Using baker’s yeast to understand universal principles of chromosome segregation
During Kim Nasmyth’s time as a group leader (including nearly 10 years as Scientific Director) at the IMP in Vienna, Austria, he and his colleagues uncovered some of the fundamental mechanisms that enable the meticulous segregation of chromosomes during cell division. Their discoveries triggered what Kim would describe as a “chain reaction of knowledge”, which to this day has not lost momentum.
At the end of 2017, Kim Nasmyth could be seen among Hollywood stars such as Morgan Freeman, Mila Kunis and Ashton Kutcher at a glamourous awards ceremony. Rather than having anything to do with films though, this awards ceremony, held at NASA’s Ames Research Center in California’s Silicon Valley, was to recognise five distinguished scientists with the 2018 Breakthrough Prizes in Life Sciences, the most highly endowed awards in the sciences. Kim was awarded the prize for his work ‘elucidating the sophisticated mechanism that mediates the perilous separation of duplicated chromosomes during cell division and thereby prevents genetic diseases such as cancer’. It is the latest recognition of Kim’s long and successful career, of which nearly 20 years were spent at the IMP.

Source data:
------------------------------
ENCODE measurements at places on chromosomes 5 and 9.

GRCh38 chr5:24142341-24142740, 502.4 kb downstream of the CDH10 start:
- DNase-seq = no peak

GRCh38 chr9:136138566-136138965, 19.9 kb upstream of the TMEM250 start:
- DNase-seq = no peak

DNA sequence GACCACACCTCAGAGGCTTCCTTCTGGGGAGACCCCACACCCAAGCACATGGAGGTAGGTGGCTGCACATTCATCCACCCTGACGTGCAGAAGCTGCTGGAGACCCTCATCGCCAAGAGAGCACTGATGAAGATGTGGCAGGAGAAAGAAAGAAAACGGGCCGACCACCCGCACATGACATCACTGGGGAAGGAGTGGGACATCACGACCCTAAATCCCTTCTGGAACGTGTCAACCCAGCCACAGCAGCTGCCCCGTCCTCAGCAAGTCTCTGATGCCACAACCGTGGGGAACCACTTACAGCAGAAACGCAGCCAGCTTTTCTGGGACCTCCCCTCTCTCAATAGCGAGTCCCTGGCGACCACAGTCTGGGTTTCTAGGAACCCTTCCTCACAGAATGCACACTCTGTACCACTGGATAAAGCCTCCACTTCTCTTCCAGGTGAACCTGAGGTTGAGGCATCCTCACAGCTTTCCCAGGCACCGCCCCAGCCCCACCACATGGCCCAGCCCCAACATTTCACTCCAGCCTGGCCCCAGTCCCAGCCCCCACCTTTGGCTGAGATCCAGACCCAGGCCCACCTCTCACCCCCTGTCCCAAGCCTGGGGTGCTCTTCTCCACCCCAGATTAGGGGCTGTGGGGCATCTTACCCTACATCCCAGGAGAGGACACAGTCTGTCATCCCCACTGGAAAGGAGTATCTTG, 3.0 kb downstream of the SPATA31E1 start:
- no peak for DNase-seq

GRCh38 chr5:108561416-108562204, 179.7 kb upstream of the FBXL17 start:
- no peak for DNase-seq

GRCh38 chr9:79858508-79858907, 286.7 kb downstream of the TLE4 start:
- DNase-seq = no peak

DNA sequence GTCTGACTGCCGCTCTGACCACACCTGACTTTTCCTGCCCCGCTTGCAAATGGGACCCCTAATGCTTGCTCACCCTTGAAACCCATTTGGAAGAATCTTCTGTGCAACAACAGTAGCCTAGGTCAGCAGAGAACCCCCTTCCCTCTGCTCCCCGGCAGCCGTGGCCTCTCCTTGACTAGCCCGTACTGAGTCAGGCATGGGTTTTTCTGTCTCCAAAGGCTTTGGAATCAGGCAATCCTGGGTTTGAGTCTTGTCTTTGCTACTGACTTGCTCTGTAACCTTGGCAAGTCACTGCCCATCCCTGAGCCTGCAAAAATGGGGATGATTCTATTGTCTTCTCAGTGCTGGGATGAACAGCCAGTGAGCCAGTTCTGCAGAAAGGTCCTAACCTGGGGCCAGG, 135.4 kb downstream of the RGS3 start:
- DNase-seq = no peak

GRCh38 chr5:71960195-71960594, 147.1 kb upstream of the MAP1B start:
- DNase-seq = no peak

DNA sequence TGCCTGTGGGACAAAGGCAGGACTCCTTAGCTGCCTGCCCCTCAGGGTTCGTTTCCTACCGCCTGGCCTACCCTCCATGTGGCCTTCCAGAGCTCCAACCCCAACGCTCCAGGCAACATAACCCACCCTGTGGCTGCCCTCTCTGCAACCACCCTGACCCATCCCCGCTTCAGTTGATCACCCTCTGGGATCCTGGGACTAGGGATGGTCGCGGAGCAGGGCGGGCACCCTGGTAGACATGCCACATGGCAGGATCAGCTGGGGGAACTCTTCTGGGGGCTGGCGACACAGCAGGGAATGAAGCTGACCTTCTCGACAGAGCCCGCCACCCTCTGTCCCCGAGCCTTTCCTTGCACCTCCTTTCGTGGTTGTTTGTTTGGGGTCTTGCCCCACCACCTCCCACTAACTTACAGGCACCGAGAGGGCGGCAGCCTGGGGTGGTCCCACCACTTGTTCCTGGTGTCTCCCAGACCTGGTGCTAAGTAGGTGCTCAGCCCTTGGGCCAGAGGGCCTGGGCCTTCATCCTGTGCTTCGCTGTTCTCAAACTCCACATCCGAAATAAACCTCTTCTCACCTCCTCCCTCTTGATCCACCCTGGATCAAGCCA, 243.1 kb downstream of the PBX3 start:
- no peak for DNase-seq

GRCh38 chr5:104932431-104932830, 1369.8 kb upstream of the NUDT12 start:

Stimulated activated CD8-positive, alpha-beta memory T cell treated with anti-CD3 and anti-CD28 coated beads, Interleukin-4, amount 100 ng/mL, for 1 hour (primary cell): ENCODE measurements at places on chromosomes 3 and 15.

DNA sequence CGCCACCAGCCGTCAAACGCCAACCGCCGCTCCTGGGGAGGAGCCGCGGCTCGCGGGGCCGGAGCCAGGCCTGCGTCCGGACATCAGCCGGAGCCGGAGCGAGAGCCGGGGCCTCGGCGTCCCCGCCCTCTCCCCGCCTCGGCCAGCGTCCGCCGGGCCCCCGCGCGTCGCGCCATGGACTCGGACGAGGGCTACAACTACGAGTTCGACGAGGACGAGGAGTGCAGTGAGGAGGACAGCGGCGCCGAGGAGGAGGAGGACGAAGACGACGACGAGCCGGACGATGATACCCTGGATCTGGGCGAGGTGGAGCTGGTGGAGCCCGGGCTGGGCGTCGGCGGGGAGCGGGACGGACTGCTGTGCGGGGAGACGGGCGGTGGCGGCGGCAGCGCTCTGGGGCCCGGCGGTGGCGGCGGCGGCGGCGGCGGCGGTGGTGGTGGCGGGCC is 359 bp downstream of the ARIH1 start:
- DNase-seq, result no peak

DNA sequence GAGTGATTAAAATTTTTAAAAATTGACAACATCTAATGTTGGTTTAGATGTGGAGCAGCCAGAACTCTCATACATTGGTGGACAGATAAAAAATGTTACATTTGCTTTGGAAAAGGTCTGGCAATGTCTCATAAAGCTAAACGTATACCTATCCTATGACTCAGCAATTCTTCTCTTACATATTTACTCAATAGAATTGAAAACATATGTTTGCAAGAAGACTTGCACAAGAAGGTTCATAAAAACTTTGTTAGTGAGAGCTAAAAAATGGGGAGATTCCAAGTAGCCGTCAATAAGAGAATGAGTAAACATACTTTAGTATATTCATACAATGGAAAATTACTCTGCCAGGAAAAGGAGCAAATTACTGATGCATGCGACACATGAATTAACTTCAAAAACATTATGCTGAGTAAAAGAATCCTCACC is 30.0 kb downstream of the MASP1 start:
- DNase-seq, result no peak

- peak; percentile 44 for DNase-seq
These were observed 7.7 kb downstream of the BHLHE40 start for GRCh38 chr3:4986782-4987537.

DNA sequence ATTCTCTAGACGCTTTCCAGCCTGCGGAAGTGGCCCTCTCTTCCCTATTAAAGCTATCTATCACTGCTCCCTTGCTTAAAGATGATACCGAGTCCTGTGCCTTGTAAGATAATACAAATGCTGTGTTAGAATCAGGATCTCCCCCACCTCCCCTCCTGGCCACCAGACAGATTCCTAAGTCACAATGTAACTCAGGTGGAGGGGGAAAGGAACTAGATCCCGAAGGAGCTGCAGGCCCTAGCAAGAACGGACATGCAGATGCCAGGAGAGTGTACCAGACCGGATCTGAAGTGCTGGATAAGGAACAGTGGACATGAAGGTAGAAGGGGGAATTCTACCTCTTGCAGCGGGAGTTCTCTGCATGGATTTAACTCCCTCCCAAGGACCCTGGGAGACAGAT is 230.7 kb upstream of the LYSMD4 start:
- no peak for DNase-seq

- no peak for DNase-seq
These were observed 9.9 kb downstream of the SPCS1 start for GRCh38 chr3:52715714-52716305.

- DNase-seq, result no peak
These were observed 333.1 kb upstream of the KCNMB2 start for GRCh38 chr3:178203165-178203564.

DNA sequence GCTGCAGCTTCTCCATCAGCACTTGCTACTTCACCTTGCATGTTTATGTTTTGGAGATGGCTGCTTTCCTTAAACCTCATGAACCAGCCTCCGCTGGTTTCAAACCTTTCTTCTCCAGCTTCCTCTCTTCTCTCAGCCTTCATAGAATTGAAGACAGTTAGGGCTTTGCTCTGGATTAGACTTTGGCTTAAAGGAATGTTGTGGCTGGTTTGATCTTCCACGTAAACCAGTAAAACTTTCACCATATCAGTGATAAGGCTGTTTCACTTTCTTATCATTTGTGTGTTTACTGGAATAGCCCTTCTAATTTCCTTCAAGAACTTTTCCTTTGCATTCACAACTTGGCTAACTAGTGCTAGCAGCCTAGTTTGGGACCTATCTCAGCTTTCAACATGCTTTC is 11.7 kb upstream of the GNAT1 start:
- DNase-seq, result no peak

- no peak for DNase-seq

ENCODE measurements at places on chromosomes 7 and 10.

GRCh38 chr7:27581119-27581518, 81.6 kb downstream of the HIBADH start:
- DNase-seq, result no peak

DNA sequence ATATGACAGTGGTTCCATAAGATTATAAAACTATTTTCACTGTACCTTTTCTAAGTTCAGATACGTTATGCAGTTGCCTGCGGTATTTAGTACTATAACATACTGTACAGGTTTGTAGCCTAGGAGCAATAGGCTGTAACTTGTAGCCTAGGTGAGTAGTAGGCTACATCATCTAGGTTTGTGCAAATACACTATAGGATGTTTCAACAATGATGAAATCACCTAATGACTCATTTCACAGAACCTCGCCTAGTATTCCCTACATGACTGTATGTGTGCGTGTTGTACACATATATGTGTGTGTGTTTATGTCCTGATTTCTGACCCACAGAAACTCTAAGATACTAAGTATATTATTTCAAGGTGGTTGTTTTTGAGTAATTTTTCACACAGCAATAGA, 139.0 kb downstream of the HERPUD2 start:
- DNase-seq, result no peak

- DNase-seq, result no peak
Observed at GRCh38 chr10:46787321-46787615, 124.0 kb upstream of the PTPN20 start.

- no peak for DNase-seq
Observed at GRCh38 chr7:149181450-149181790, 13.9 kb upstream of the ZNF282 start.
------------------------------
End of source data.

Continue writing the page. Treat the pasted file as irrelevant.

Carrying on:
Kim was one of the first senior scientists to be invited to join the IMP by the Swiss molecular biologist and IMP Founding Director Max Birnstiel in 1987. At the time, Kim was safely settled at the MRC Laboratory of Molecular Biology in Cambridge, UK, and was initially sceptical. But his wife Anna suggested he find out more: “If it wasn’t for her, I probably wouldn’t have rung Max back”, recalls Kim. He decided to go for it. “It was a crazy thing to do really – the IMP could have sunk without a trace”. But the element of the risk-taker in him, as well as the conviction that putting oneself in a new environment often fuels success not otherwise achieved by staying put, convinced him to make the move. “And Cambridge is an awfully long way from mountains”, adds Kim, an enthusiastic climber. Having been working on gene silencing in Cambridge, Kim changed his focus back to the cell cycle. “I could see that as being more readily applicable in the context of oncology”, says Kim, mindful of the proposed cancer focus of the new institute and of the companies providing the funding, Boehringer Ingelheim and Genentech. But he continued using yeast as a model system because of the unparalleled power of its genetics and the ease of identifying conditional mutants in important genes.